Molecular evolution and functional divergence of Vibrio cholerae

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Abstract

Purpose of review

The purpose of this review is to synopsize and highlight the recent subtle genetic changes in cholera causing toxigenic Vibrio cholerae with special reference to their virulence, integrating and conjugative elements and toxin–antitoxin systems. It is not intended to cover issues on the whole genome sequence and epidemiology of cholera.

Recent findings

Analyses have been made using major published works on genetic changes associated with potential virulence, integrating and conjugative elements and toxin–antitoxin systems of toxigenic V. cholerae. During the course of evolution, V. cholerae strains show evidence of genetic selection for the expression of additional virulence, better survival in the environment, colonization ability and antimicrobial resistance. Some of the critical modifications that occurred at the molecular level include CTXϕ genome, cholera toxin B-subunit, integrating and conjugative elements and toxin–antitoxin systems. Frequent changes in the genome of V. cholerae appear to be an ongoing dynamic process that is assisting the pathogen to subtly change during or after epidemics of cholera.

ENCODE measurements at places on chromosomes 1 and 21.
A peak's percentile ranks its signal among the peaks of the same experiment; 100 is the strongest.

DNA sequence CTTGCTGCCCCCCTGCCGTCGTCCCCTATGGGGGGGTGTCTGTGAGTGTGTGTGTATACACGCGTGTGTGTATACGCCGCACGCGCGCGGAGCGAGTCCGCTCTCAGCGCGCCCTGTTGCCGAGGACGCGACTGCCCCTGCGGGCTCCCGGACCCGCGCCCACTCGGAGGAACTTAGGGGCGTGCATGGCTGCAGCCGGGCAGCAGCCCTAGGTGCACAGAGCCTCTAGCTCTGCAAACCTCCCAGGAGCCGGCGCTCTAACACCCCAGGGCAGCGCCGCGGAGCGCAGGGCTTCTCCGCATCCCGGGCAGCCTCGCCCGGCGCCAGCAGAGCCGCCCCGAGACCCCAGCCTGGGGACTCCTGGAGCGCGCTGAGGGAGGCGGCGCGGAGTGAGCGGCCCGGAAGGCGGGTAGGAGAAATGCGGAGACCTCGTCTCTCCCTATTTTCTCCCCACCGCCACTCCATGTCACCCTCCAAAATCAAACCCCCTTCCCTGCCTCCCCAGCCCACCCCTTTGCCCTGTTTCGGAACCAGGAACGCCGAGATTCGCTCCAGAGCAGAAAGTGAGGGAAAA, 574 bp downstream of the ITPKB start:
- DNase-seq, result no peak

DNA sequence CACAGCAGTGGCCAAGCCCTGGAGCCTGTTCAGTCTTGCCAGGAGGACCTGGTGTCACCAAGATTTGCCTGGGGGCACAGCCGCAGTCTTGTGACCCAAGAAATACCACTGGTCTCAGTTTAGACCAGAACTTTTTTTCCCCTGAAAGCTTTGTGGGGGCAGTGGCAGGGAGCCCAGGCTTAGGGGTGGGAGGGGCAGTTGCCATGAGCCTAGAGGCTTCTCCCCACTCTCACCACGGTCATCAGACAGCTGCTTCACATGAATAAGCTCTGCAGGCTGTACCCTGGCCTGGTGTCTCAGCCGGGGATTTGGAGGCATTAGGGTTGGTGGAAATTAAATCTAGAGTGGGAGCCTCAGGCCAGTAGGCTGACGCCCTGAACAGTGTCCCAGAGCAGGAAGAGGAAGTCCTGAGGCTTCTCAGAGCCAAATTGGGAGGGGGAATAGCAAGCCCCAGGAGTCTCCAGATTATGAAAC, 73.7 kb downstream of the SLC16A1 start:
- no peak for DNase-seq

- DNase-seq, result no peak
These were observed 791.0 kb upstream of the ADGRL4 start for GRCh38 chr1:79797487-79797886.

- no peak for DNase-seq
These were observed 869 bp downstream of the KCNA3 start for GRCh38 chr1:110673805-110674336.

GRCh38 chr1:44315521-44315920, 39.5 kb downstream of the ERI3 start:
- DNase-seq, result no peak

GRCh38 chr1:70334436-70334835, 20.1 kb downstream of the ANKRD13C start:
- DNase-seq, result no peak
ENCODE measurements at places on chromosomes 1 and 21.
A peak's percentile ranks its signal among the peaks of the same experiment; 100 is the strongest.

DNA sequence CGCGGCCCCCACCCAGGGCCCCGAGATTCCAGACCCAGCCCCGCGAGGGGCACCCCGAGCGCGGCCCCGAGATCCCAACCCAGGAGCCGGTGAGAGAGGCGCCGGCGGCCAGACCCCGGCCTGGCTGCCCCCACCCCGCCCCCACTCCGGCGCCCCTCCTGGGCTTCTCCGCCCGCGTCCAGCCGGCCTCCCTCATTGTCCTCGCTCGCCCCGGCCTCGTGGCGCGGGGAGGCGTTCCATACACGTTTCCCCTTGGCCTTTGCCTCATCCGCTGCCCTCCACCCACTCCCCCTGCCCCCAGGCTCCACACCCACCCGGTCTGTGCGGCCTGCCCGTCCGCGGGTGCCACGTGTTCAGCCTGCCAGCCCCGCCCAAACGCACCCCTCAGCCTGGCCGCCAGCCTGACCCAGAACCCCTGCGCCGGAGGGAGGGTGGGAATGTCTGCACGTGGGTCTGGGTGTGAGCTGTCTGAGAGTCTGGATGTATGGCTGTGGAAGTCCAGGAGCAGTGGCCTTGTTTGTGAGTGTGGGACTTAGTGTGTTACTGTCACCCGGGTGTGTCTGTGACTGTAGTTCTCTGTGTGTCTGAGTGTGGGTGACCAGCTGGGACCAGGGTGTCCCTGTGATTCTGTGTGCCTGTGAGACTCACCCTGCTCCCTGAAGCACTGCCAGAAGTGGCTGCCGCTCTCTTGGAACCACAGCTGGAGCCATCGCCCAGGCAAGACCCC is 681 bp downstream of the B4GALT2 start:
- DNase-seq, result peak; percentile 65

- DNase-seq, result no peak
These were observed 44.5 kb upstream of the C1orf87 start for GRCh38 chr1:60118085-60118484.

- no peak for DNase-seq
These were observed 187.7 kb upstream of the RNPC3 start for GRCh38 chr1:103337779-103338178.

Summary

Cholera is a reemerging public health problem. Continued basic research is important to understand the changing dynamics of bacterial virulence, survival strategies and disease pathogenesis for efficient therapeutic intervention and to abort transmission of the disease.

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